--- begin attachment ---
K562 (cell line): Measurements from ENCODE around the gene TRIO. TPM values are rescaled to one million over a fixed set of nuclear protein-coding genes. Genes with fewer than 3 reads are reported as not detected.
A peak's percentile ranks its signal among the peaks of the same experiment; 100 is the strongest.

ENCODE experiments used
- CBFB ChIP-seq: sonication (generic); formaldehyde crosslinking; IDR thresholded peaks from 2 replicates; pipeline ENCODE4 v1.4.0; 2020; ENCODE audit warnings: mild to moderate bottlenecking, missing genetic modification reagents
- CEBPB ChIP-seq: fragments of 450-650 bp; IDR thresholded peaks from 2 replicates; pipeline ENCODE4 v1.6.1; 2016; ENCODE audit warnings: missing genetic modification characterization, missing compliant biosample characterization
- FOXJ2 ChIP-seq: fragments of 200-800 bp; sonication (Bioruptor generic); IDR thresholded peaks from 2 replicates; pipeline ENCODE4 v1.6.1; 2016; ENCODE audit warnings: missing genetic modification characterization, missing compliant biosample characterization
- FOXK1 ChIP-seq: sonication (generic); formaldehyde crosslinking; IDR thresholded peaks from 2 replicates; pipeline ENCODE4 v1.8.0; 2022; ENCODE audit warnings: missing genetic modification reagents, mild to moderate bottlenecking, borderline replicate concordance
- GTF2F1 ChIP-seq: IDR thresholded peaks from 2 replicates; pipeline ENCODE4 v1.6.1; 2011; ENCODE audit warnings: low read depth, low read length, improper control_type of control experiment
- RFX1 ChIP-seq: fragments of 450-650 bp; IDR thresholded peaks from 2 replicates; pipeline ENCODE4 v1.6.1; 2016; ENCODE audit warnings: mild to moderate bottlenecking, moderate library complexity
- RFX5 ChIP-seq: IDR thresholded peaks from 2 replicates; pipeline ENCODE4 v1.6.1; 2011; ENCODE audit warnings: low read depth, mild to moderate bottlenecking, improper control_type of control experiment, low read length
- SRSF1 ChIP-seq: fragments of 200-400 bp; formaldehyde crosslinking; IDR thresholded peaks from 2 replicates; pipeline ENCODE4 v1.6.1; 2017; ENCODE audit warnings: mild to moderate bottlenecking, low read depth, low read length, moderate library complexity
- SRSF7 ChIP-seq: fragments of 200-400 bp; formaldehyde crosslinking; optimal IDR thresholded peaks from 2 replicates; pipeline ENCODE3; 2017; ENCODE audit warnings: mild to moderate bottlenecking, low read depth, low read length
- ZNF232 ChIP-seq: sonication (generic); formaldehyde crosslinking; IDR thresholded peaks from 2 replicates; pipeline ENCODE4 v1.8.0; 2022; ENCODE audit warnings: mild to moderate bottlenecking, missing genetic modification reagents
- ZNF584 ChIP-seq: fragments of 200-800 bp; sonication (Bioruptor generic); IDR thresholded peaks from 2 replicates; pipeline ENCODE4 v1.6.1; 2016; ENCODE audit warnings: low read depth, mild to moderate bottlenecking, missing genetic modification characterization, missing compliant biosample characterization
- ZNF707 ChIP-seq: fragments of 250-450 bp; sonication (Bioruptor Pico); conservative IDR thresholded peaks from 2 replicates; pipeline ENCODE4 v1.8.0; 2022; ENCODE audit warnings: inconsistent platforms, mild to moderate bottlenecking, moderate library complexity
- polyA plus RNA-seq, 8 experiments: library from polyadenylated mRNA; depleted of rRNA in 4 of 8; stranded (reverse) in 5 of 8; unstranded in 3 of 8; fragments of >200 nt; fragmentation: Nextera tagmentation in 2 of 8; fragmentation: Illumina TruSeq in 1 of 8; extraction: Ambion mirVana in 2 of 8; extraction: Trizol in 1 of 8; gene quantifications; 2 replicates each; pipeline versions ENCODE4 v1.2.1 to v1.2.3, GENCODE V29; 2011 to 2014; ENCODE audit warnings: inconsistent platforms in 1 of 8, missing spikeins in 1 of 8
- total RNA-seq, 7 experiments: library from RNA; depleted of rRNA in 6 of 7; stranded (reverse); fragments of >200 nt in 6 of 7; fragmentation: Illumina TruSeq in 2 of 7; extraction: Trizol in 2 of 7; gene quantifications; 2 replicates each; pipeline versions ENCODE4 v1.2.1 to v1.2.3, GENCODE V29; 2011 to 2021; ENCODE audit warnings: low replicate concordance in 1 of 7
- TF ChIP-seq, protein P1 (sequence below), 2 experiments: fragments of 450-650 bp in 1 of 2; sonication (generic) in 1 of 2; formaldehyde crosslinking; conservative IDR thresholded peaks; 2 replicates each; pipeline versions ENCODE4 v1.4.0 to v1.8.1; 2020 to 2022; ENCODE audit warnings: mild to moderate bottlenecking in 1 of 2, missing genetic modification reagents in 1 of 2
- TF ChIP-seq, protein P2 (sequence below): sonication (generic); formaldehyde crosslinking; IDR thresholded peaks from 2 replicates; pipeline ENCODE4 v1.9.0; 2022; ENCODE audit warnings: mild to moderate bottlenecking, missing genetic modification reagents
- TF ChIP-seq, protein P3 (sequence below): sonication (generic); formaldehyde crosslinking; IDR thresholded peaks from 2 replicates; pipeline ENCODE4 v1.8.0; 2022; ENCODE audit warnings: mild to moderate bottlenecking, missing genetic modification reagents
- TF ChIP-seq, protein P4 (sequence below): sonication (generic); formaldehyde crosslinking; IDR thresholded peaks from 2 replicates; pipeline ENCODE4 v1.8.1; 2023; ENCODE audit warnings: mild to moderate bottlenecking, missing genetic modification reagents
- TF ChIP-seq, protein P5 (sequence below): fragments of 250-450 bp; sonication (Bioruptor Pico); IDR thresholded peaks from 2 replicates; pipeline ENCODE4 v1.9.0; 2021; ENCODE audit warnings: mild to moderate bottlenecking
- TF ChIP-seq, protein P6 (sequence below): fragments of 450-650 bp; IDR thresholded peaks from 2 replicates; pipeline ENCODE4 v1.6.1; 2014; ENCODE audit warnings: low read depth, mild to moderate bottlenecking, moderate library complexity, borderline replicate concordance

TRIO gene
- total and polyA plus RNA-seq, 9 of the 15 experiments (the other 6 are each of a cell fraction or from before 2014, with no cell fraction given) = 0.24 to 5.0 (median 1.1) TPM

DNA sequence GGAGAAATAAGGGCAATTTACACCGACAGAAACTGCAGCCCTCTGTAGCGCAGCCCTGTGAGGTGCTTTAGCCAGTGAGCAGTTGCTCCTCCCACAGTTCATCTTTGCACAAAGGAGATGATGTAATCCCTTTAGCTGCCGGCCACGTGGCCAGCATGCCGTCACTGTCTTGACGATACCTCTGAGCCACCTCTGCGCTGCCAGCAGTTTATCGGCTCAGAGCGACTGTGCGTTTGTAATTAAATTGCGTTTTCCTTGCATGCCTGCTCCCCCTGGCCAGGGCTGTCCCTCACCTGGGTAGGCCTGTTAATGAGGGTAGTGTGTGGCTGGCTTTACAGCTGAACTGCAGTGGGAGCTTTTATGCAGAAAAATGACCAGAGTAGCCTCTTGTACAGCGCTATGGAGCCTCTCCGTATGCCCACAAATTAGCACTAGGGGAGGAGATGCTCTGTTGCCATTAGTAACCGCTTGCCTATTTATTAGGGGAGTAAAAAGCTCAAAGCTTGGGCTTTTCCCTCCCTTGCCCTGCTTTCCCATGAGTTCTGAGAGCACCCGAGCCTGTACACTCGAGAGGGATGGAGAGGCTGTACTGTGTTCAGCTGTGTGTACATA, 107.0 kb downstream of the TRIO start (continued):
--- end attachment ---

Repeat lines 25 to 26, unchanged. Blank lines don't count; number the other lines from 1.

- total and polyA plus RNA-seq, 9 of the 15 experiments (the other 6 are each of a cell fraction or from before 2014, with no cell fraction given) = 0.24 to 5.0 (median 1.1) TPM

DNA sequence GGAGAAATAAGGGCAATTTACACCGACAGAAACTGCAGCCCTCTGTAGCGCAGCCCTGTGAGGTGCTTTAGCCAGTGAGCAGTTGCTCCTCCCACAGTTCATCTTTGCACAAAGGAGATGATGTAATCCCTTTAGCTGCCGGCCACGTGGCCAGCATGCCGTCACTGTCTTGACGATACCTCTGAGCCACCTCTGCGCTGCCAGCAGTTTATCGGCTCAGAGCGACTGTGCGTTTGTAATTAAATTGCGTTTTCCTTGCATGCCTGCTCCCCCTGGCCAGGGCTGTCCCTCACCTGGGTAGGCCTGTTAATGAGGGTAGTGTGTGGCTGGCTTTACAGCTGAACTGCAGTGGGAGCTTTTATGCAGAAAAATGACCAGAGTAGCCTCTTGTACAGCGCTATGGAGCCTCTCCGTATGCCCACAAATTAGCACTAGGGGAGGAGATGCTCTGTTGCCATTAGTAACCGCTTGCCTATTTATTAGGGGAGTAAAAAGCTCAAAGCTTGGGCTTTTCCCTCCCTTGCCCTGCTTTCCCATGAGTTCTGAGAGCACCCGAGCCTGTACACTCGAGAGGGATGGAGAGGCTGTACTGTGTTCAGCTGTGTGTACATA, 107.0 kb downstream of the TRIO start (continued):